A Vancouver man in a wheelchair who stopped a robbery at a convenience store over the weekend says his actions may appear impressive, but he was just doing what his parents raised him to do: help others.

Larry Skopnik was in a Commercial Drive Food Stop on Saturday when a man at the counter became aggressive after the clerk would not accept his suspicious-looking $50 bill.

The man told the female clerk he was going to rob her and then moved behind the counter. Skopnik rolled up, grabbed the man by the torso and, after a struggle that threw him from his wheelchair, the pair fell to the ground. Other store patrons held the suspect until police arrived.

On Monday, clerk Cindy Grewal called Skopnik "a hero."

"Honest to God, my heart goes to him because he didn't think about it that he can't walk," Grewal told CTV British Columbia, "but still he managed to get out of the chair and grab him down and put him down."

Skopnik denied that he is a hero, saying, "I usually stand up for the little person and people that need help."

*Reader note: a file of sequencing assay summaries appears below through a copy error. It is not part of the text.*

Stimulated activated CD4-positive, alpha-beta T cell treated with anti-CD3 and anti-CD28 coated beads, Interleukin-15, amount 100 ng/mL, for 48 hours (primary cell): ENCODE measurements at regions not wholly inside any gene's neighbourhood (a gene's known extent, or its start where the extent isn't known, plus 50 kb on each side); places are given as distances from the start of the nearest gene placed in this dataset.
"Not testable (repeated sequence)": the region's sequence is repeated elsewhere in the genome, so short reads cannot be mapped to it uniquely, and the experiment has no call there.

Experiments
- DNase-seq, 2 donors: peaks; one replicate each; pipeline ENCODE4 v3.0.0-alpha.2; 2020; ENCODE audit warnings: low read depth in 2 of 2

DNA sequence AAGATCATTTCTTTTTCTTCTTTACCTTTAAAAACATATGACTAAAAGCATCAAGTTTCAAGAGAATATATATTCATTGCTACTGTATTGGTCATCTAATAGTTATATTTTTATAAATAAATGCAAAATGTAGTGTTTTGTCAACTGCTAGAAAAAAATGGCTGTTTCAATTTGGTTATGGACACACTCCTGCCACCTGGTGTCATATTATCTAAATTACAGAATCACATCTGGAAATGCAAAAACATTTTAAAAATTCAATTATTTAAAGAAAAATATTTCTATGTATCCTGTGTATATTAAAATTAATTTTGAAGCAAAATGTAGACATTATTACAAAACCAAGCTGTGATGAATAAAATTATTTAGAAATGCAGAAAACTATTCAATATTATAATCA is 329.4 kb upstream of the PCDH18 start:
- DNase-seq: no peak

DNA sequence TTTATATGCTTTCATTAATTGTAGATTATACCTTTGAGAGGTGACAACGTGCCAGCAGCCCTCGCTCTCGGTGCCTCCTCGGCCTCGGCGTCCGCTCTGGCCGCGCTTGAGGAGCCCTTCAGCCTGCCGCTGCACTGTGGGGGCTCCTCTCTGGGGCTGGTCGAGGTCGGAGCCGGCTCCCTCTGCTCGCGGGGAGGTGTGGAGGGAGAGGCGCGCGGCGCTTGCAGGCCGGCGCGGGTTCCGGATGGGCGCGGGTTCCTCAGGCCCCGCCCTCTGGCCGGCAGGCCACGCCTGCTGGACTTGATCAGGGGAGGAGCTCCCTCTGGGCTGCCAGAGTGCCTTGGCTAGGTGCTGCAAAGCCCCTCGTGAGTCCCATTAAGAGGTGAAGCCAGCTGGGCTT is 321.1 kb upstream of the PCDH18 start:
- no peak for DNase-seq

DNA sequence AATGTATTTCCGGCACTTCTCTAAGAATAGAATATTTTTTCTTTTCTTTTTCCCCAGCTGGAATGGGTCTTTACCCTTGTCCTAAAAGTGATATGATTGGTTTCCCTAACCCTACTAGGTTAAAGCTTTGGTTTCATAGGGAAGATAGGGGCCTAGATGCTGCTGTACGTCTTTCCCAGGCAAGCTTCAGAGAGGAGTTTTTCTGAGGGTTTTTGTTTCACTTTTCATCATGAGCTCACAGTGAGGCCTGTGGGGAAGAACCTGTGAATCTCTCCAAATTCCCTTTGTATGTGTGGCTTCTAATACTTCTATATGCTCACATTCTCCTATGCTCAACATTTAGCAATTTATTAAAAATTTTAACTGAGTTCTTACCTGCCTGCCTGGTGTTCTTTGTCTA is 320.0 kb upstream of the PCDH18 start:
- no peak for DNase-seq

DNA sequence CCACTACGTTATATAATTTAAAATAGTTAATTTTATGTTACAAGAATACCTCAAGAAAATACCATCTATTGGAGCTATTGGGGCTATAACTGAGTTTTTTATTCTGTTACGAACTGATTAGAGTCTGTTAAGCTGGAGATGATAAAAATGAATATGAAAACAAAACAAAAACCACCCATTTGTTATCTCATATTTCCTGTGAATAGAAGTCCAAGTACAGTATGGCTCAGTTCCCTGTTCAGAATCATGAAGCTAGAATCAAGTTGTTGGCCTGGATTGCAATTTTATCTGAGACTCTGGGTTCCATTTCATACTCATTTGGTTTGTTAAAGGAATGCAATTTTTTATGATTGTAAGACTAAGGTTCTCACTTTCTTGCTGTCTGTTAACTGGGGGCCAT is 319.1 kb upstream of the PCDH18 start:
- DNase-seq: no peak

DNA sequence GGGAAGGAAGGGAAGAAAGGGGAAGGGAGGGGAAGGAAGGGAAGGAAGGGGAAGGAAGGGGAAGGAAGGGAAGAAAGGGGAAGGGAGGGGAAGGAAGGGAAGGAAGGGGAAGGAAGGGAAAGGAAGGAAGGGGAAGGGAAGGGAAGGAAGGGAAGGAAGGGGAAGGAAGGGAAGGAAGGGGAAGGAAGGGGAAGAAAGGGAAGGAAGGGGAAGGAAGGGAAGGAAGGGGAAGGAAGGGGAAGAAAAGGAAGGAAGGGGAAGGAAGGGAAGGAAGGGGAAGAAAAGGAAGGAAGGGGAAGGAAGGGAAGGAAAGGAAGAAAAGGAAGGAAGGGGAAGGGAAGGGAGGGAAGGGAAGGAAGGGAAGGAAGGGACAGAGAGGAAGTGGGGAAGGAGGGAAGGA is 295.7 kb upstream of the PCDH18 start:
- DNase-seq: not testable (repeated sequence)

He also said the fact that he is in a wheelchair will not keep him from helping others.

"I don't think there should be any big deal made about it. Yes I'm in a wheelchair but I still have all the morals and standards that my dad and mother put into me to help people, to stand up to bullies," Skopnik told CTV News Channel Tuesday afternoon in an interview from Vancouver.

"People have a perception of people in wheelchairs as being unable when we're 99 per cent able. There's only four things I can't do in life, and that's walk, run, jump and kick. Everything else I'm totally able to do, and helping other people is one of them."

Skopnik has been in a wheelchair since he was injured in an ATV accident 10 years ago.

He said he was thinking about protecting Grewal from getting hurt, and not his own safety, when he decided to intervene.

"Right at the moment he was going in and getting physical with her I figured that was unacceptable to cross that boundary," Skopnik told CTV B.C. "And all you really want to do is end the situation."

With files from CTV British Columbia's Jon Woodward